Technology & Learning, February 1999, p. 41
Here are proven, expert tips that have spelled success at three of the nation’s leading schools.
- Technology-Based School Community Programs. McNair Elementary School in Georgia has been a pioneer in developing a flagship technology program with the community. To succeed, you must:
• Settle on a well-defined mission.
• Forge partnerships local businesses, higher ed institutions, and government agencies in order to secure funding, training, and equipment.
• Offer support and training for teachers.
• Develop programs that appeal to all segments of your community, from young children to the elderly.
• Publicize your program by calling on local news outlets, developing a web site, or holding community events.
- High-Tech High Schools. These lessons learned at the award-winning New Technology High School can be applied to any school:
• Create a flexible environment of trust and respect. Students will live up to the trust offered to them.
• Partner with high-tech corporations, who can offer everything from equipment donations and training, to job opportunities for graduates.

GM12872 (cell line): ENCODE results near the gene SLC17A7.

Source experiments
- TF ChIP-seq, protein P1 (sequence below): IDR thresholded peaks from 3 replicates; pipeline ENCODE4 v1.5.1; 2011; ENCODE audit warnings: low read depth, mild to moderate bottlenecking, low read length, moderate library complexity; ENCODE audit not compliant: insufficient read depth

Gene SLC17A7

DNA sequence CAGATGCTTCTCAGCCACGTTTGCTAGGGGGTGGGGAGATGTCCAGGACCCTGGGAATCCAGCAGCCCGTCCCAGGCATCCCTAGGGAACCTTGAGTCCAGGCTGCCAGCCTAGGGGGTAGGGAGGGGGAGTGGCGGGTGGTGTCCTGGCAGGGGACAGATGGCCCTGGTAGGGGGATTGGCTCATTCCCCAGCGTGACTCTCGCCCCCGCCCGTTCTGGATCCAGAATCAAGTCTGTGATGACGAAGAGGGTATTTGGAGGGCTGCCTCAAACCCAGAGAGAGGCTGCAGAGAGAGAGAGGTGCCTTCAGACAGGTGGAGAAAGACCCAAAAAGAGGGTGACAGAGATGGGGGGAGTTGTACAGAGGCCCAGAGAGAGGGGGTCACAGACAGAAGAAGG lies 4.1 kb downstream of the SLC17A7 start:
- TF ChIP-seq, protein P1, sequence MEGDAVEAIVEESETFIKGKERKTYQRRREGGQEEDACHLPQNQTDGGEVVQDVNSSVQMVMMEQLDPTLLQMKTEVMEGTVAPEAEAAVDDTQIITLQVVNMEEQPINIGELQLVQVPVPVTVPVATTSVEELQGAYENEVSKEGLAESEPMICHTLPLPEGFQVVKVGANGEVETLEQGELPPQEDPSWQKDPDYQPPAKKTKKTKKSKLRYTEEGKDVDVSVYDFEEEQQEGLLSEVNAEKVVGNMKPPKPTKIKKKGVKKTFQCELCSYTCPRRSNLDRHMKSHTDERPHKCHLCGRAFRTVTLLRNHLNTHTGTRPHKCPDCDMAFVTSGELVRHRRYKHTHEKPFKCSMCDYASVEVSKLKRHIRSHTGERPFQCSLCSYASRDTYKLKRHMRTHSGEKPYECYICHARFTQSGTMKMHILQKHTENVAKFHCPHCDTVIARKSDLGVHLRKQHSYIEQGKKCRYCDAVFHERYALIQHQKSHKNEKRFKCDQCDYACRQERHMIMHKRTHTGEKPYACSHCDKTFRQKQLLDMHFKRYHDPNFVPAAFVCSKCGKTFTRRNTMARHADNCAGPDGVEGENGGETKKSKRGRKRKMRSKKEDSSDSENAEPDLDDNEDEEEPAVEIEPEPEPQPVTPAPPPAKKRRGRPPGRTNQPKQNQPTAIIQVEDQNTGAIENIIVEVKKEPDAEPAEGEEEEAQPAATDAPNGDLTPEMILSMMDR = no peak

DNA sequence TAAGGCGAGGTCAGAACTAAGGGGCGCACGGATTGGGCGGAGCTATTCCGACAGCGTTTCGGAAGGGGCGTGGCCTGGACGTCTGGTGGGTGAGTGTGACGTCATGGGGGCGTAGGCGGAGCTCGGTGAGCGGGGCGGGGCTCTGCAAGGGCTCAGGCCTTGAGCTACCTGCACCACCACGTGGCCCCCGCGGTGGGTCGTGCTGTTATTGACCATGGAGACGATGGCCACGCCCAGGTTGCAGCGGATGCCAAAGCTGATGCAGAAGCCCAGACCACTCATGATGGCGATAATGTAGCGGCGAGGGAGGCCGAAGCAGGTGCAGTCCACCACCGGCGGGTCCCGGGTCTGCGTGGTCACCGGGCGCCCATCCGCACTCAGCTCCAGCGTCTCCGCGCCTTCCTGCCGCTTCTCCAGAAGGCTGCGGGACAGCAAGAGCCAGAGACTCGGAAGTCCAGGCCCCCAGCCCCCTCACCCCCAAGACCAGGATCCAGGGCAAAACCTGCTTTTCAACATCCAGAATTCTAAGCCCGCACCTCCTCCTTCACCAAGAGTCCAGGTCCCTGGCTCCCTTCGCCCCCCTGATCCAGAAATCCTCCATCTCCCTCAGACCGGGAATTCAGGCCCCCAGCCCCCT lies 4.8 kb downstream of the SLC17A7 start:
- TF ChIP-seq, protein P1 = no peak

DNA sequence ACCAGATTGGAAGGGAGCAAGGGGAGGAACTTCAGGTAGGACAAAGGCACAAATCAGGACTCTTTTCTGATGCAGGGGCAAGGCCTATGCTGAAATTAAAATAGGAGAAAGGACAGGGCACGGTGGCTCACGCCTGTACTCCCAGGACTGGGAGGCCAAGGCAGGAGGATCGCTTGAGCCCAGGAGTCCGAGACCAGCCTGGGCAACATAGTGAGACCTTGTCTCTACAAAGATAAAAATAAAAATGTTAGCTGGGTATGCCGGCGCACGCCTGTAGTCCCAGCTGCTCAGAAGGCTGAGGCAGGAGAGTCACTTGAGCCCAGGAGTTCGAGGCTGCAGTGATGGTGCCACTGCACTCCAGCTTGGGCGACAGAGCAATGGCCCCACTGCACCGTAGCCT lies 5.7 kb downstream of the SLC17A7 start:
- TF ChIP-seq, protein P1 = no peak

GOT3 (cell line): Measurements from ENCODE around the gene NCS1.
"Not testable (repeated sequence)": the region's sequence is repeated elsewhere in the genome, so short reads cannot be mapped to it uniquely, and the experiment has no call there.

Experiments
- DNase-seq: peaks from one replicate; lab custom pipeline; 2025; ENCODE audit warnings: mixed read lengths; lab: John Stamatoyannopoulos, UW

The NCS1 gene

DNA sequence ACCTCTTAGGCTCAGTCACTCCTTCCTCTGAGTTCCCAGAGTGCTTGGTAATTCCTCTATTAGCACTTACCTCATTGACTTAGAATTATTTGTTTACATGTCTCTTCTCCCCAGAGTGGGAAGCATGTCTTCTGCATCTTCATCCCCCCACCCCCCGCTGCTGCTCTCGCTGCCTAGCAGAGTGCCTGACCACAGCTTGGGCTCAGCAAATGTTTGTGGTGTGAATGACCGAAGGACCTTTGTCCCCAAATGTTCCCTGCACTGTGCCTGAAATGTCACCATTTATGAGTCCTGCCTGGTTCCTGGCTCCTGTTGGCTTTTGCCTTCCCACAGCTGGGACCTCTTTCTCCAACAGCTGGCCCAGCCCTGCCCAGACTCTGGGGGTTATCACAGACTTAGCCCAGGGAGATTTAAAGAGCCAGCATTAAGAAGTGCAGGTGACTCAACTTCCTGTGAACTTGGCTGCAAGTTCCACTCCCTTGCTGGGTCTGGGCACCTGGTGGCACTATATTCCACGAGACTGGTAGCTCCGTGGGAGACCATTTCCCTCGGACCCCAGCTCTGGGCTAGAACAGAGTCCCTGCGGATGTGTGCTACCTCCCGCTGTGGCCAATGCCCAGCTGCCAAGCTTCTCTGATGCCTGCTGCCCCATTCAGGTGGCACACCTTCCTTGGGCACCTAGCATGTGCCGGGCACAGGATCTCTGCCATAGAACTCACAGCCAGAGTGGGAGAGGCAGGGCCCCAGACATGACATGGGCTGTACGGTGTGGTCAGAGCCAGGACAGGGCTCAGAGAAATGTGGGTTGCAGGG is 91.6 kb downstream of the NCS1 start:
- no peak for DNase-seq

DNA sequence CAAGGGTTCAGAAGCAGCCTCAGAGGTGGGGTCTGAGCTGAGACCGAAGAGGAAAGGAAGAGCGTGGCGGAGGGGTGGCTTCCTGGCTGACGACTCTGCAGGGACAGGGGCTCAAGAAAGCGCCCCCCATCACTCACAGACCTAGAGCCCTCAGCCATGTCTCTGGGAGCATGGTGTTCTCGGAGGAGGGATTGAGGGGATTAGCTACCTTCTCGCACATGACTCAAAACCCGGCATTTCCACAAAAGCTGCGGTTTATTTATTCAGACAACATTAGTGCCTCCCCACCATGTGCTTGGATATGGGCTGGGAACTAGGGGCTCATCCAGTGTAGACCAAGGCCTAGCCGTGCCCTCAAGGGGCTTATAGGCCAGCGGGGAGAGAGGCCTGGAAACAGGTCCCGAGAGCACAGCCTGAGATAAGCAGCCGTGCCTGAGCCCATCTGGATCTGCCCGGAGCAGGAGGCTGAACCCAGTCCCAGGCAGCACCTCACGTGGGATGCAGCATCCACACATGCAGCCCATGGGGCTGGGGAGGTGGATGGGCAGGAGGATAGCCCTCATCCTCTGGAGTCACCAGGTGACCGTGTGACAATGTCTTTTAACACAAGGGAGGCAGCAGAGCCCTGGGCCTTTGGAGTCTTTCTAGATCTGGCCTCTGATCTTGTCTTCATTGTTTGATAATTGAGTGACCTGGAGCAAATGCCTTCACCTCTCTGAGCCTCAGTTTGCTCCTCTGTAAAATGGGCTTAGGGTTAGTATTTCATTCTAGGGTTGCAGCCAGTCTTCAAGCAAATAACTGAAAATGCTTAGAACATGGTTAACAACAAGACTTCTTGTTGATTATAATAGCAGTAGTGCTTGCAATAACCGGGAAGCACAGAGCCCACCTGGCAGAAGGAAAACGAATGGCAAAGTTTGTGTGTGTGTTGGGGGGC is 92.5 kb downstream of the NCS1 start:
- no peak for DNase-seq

• Use group learning methods, which are situations that most students will encounter in the real business world.
• Objectively assess the effectiveness of your technology, with an emphasis on content and ideas.
- Make Over An Existing School Using Technology. In Worcester, Mass., school officials created from scratch the “Accelerated Learning Laboratory.” Here the key ingredients were:
• The “accelerated learning” approach meant that every student would be considered gifted and talented, and get the due attention and resources. The curriculum is “project-based” and heavily dependent on technology.
• Collaborate with experts. A.L.L. officials drew on the expertise of professors, psychologists, education specialists, and top schools.
• Use community resources and build projects that utilize state and local government agencies as well as institutions of higher education.